But there is another, more subtle aspect to the desire to prevent “caregiver burnout” that occurs to me as the three of us talk about nothing much in the steam room. I knew that I wanted to offer my friends the gift of touch, of warmth, of sweet smells, and an atmosphere of lightness. Serious illness is nothing if not ruthlessly practical, and it can be easy to forget that we also live in a generous world of the senses. I thought they must be tired, and the war they’re fighting has no end in sight. One afternoon of rest and relaxation might give them some respite. But if I was being honest, I thought, looking at the steam on the walls – and being naked and parboiled does nudge one toward honesty – it may be that this health crisis in a friend had produced in me a kind of rage against the dying of the light, a wish to assert the fleshy, ordinary, generous side of existence. In Just Kids, Patti Smith’s memoir of her long, intense friendship with the photographer Robert Mapplethorpe, Smith writes, “Robert was diagnosed with AIDS at the same time I found I was carrying my second child.” It’s a curious sentence, and it isn’t exactly true: In fact, Smith found out she was pregnant around the same time that Mapplethorpe was admitted to the hospital with AIDS-related pneumonia. Both the disease and the diagnosis pre-dated Smith’s pregnancy.
But the emotion rings true. Mortality and the will to live co-exist with equal ferocity, and we assert the latter in the face of the former. Smith devoted herself to Mapplethorpe during his illness, but even when he was on his deathbed, she was thinking, “He is still alive.” The sweetness, the girlyness, and the gentleness of this Manhattan spa were my misty, warm, lavender-scented weapons not only against the shadow of mortality falling across this family, but also, by implication, across me as well. The much-used word “burnout” is, perhaps, right on-target: Burnout suggests extinction, the light going out, being consumed. In the same way that my friend’s wife and mother were fighting to keep him from the abyss, I was fighting to keep them from the abyss, to keep them from being consumed, extinguished. My arranging our pleasurable afternoon, a small gesture during a large crisis, was at once an impulse of altruism and selfishness: I wanted to keep their light around me.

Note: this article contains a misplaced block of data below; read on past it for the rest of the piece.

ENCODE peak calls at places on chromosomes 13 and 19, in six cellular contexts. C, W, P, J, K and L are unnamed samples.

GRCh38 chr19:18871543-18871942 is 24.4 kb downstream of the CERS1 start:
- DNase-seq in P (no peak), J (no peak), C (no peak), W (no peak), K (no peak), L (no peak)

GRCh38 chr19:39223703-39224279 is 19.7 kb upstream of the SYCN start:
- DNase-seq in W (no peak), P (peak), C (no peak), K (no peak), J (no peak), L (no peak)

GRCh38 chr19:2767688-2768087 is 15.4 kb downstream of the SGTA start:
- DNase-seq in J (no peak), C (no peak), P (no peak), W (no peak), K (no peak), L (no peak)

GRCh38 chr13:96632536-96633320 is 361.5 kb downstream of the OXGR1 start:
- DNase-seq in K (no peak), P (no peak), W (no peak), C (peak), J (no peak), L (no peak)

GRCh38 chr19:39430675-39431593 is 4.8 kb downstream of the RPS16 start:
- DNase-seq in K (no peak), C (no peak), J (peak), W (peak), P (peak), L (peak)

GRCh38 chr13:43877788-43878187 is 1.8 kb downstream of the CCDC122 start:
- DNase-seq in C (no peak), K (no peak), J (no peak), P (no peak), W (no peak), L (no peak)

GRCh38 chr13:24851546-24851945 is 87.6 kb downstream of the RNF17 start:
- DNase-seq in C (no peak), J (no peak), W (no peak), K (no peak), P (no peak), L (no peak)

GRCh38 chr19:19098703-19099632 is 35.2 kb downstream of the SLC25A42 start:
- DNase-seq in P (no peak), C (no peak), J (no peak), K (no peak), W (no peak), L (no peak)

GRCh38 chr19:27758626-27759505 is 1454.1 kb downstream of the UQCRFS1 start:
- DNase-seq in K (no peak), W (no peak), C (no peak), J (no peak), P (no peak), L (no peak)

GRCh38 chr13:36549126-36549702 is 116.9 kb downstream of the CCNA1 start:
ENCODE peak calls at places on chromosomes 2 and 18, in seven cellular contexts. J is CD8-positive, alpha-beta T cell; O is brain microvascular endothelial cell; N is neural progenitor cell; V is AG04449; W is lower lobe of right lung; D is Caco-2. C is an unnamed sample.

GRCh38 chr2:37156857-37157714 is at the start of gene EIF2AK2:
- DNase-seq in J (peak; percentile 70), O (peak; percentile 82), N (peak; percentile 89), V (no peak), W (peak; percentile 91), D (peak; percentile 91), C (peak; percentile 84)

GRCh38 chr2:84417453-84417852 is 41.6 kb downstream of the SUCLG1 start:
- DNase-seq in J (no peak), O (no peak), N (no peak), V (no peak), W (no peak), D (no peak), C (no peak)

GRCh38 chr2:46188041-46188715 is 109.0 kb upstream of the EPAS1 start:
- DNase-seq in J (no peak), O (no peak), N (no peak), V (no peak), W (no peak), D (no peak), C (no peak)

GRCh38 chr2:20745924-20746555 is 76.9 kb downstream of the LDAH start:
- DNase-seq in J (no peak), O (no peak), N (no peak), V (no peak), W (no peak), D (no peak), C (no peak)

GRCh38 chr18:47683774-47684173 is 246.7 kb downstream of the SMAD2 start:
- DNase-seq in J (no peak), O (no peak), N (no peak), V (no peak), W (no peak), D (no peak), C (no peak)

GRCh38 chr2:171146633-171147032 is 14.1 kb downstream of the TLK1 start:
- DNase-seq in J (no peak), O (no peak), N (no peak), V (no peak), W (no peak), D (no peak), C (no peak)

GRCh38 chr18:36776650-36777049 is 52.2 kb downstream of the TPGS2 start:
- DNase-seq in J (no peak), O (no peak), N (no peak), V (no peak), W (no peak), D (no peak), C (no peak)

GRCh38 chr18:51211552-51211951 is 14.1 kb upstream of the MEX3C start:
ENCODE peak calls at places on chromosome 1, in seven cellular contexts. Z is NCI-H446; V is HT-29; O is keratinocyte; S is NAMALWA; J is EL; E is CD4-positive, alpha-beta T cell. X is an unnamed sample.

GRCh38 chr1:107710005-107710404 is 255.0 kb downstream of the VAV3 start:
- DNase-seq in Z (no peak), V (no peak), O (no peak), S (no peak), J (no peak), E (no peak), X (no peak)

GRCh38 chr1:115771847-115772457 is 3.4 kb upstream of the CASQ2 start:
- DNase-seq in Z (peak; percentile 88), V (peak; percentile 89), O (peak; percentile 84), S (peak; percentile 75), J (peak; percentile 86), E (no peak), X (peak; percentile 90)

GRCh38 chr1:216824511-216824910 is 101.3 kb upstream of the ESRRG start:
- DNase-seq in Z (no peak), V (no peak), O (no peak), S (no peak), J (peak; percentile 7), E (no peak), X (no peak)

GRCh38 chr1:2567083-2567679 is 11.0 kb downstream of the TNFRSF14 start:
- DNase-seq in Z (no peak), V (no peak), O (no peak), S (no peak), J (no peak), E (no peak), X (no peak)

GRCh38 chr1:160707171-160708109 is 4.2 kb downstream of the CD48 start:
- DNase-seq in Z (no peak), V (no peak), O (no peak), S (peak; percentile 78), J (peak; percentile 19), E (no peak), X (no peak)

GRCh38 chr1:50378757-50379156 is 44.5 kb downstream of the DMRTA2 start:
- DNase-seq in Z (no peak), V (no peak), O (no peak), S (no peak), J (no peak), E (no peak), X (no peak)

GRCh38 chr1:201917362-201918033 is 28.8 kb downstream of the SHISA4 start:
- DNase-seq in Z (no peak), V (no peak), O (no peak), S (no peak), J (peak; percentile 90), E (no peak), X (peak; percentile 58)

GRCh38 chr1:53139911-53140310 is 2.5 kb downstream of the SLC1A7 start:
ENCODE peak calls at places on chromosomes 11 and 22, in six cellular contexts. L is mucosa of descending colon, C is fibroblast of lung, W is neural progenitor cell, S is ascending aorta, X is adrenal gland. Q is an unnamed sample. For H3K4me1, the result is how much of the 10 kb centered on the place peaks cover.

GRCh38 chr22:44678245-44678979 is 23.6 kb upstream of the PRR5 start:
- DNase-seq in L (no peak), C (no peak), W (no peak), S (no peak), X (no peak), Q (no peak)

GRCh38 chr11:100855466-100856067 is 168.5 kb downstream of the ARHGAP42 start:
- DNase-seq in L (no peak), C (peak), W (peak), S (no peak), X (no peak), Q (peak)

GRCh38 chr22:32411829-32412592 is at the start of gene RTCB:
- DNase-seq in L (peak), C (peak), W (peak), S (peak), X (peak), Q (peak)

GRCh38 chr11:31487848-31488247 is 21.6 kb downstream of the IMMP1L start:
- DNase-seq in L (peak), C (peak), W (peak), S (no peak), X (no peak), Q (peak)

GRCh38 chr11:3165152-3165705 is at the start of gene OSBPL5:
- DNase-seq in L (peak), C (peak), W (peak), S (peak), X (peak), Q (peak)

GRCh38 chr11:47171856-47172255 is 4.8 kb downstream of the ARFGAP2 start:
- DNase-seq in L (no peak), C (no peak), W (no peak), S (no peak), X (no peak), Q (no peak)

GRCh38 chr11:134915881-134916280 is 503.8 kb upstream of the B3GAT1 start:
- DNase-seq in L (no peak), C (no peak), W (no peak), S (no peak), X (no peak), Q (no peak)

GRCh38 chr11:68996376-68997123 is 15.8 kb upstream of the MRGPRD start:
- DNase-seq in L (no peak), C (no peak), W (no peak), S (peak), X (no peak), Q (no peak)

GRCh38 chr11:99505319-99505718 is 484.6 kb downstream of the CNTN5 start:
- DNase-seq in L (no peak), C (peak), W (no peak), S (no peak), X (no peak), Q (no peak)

And for “caregiver,” one might also use the word “human,” since all of us, at one point or another, will either need a high level of care, be contributing a high level of care, or be near those contributing a high level of care. Difficult illnesses and emotional situations are more the norm than the exception; we are fragile creatures. We need company. When the three of us left the spa that day – three ladies pinkened from the heat, laughing, overtipping, talking about where to go for dinner – we probably looked pampered and urban, carefree. You couldn’t tell from looking at us that we had just pushed the darkness back an inch or two, that together we had kept the flame from burning out, nor that they had done me at least as much good as I had done them. We were all, I thought, still alive. We pledged to do it again soon as we went out into the night.
Stacey D'Erasmo is the author of the novels Tea, A Seahorse Year, and The Sky Below. She teaches writing at Columbia University.